Many people struggle to keep their weight in check as they get older.
In a new study, researchers have found why people gain weight as they get older.
They found lipid turnover in the fat tissue decreases during aging and makes it easier to gain weight, even if people don’t eat more or exercise less than before.
The research was conducted by a team from Karolinska Institutet in Sweden and other institutes.
The team studied the fat cells in 54 men and women over an average period of 13 years.
In that time, all the people, regardless of whether they gained or lost weight, showed decreases in lipid turnover in the fat tissue, defined as the rate at which lipid (or fat) in the fat cells is removed and stored.
Those who didn’t compensate for that by eating fewer calories gained weight by an average of 20%.
The researchers also examined lipid turnover in 41 women who underwent weight-loss surgery, and how the lipid turnover rate affected their ability to keep the weight off four to seven years after surgery.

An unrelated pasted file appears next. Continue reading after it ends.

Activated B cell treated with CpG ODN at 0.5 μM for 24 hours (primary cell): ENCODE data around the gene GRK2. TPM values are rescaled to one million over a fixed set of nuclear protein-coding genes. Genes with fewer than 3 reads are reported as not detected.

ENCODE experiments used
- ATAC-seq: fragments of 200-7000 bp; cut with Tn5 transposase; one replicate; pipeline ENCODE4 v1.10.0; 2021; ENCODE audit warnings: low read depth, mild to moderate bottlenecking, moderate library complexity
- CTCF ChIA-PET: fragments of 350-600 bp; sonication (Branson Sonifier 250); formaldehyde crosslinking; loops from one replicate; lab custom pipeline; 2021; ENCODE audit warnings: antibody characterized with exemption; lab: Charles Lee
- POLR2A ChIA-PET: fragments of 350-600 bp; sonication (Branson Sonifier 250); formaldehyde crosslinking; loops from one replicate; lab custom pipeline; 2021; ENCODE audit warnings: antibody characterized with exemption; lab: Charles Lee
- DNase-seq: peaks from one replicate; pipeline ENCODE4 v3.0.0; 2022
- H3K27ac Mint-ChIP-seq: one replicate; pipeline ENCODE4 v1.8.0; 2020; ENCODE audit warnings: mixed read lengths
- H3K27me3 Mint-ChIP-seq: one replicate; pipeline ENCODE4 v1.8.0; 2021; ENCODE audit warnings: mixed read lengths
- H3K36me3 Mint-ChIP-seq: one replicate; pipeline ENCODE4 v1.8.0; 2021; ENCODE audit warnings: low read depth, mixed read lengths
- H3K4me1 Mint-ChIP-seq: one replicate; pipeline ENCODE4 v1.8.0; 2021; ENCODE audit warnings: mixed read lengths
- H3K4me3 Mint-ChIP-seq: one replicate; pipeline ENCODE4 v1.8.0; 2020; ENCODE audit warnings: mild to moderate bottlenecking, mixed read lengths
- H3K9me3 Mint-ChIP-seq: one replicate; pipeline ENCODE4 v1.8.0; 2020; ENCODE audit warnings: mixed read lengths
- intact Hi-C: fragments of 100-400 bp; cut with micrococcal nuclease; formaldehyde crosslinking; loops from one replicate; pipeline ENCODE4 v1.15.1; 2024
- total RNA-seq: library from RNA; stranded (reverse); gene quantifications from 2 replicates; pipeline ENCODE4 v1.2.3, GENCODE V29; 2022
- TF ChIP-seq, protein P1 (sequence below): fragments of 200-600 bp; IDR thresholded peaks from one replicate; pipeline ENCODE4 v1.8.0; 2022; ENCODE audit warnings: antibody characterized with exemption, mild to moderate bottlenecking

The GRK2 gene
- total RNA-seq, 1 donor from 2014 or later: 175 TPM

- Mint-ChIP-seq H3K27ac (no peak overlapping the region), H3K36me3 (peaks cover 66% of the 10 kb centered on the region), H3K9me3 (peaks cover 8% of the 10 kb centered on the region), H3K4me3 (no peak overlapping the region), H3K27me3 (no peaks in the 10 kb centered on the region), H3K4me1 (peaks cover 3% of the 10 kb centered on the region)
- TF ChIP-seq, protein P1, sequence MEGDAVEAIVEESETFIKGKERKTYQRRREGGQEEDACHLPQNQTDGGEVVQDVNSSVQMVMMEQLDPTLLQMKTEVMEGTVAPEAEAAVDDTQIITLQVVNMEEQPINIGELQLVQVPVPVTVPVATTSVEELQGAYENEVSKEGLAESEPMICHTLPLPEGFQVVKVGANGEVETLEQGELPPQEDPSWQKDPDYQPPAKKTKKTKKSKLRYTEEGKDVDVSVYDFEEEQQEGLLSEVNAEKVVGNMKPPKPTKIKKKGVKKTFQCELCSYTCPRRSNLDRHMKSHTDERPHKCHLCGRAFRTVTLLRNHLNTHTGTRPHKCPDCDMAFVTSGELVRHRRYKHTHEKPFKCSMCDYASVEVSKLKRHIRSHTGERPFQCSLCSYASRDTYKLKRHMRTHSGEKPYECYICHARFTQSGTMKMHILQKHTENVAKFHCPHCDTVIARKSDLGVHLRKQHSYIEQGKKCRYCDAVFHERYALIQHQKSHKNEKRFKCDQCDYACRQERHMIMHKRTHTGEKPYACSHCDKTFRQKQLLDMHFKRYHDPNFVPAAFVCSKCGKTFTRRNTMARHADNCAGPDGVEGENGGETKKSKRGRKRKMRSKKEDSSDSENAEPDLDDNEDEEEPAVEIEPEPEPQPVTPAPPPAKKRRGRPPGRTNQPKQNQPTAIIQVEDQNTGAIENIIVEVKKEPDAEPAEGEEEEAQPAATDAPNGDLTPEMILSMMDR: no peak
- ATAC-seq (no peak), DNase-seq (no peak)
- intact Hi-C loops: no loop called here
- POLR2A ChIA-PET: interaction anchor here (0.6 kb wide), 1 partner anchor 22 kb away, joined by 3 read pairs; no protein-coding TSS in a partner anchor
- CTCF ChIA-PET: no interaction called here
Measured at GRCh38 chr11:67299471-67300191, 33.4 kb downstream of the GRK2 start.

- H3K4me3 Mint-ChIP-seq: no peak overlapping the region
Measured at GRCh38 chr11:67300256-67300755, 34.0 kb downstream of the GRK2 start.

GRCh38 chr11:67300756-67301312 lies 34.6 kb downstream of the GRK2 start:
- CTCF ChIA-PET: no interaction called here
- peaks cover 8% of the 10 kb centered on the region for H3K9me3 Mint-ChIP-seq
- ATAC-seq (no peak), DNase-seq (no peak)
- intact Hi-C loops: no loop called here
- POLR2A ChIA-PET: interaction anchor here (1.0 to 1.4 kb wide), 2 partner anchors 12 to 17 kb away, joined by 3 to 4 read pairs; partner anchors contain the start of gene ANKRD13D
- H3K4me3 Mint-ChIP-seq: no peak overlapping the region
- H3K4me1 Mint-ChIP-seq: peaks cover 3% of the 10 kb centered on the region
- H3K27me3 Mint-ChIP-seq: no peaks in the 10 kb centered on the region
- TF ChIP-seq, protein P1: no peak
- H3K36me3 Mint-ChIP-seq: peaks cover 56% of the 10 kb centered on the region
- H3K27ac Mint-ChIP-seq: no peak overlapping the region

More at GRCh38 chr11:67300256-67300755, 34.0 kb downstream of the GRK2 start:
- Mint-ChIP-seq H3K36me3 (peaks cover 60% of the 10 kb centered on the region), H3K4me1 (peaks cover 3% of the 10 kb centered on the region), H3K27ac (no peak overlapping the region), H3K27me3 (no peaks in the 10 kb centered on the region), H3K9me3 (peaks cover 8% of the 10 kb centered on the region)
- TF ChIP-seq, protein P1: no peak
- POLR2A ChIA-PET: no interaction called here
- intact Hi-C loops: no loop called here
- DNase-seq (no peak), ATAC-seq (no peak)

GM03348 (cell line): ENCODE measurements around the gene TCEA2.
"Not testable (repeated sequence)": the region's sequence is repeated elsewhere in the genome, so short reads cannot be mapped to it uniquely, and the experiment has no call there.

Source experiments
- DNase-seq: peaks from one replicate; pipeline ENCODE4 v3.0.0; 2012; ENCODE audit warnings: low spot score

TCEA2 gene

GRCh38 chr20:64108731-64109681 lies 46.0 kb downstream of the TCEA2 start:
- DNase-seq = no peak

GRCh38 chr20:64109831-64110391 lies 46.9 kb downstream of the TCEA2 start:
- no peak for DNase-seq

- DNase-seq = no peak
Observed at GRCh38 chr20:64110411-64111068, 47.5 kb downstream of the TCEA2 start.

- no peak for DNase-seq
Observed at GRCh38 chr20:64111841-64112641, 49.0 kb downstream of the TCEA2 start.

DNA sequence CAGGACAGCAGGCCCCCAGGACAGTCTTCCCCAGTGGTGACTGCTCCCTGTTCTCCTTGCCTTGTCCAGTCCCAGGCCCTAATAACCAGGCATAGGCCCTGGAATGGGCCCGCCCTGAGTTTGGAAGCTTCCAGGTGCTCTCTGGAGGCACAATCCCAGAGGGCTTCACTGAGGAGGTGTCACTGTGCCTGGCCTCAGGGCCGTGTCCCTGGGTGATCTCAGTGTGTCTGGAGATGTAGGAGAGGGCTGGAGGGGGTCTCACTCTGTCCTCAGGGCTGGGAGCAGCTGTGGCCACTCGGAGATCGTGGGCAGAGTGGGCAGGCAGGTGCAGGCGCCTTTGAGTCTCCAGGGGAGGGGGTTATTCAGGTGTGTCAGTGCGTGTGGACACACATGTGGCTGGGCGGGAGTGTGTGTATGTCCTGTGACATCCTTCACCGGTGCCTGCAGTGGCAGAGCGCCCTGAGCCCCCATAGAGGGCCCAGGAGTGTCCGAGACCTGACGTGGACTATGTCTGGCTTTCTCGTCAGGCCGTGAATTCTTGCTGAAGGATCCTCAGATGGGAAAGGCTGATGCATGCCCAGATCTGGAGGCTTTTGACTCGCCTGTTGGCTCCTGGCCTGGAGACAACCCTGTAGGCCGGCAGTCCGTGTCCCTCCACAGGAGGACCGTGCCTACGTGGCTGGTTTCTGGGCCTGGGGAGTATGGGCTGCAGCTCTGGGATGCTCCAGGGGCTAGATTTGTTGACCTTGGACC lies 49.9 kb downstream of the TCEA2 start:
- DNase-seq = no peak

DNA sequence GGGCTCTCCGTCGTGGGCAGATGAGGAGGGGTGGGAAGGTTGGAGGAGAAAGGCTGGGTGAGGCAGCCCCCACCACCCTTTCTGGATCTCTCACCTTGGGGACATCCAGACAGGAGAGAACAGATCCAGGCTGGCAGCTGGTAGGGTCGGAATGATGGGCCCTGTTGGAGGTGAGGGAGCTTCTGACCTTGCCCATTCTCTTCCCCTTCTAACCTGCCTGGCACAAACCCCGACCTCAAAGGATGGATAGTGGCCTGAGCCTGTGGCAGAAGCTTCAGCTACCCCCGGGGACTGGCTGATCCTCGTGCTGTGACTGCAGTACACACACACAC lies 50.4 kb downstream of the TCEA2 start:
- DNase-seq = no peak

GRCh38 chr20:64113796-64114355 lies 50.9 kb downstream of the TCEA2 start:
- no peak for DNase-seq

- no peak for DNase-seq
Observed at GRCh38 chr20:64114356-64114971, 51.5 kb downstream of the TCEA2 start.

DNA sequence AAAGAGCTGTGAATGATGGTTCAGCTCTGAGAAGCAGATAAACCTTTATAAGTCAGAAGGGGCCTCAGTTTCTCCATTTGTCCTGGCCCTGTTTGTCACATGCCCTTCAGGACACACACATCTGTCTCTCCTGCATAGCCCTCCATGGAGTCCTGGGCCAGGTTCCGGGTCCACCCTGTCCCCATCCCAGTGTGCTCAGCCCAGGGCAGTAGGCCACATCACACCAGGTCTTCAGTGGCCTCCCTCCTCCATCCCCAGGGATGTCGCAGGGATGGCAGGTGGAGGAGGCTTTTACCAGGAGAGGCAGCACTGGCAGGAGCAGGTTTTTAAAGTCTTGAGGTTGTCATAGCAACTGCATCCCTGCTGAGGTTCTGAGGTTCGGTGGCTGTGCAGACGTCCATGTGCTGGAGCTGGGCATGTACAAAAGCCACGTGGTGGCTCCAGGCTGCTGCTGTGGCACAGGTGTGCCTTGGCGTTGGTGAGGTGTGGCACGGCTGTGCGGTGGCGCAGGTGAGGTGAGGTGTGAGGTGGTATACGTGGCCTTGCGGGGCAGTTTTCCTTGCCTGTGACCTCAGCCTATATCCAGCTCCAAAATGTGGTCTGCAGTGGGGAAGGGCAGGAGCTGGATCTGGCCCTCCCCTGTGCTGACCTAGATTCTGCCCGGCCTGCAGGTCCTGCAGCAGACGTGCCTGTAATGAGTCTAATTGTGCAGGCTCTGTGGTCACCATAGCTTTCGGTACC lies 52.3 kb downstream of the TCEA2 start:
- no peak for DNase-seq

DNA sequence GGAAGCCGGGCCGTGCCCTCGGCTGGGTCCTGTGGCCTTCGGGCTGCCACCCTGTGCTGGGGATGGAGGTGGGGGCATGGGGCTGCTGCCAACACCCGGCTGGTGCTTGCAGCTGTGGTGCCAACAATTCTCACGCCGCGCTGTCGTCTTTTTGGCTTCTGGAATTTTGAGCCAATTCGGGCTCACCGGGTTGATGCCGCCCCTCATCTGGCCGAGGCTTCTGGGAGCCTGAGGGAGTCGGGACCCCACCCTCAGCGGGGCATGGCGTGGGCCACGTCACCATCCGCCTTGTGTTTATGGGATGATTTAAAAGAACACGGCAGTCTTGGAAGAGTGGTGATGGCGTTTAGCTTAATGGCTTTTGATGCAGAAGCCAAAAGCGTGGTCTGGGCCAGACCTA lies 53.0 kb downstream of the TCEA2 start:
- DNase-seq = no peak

The result showed that only those who had a low rate before the surgery managed to increase their lipid turnover and maintain their weight loss.
The researchers believe these people may have had more room to increase their lipid turnover than those who already had a high-level pre-surgery.
The findings for the first time show that processes in the fat tissue regulate changes in body weight during aging in a way that is independent of other factors.
This could open up new ways to treat obesity. One way to speed up the lipid turnover in the fat tissue is to exercise more.
In addition, long-term results of weight-loss surgery would improve if combined with increased physical activity.
One author of the study is Peter Arner, professor at the Department of Medicine in Huddinge.
The study is published in the journal Nature Medicine.
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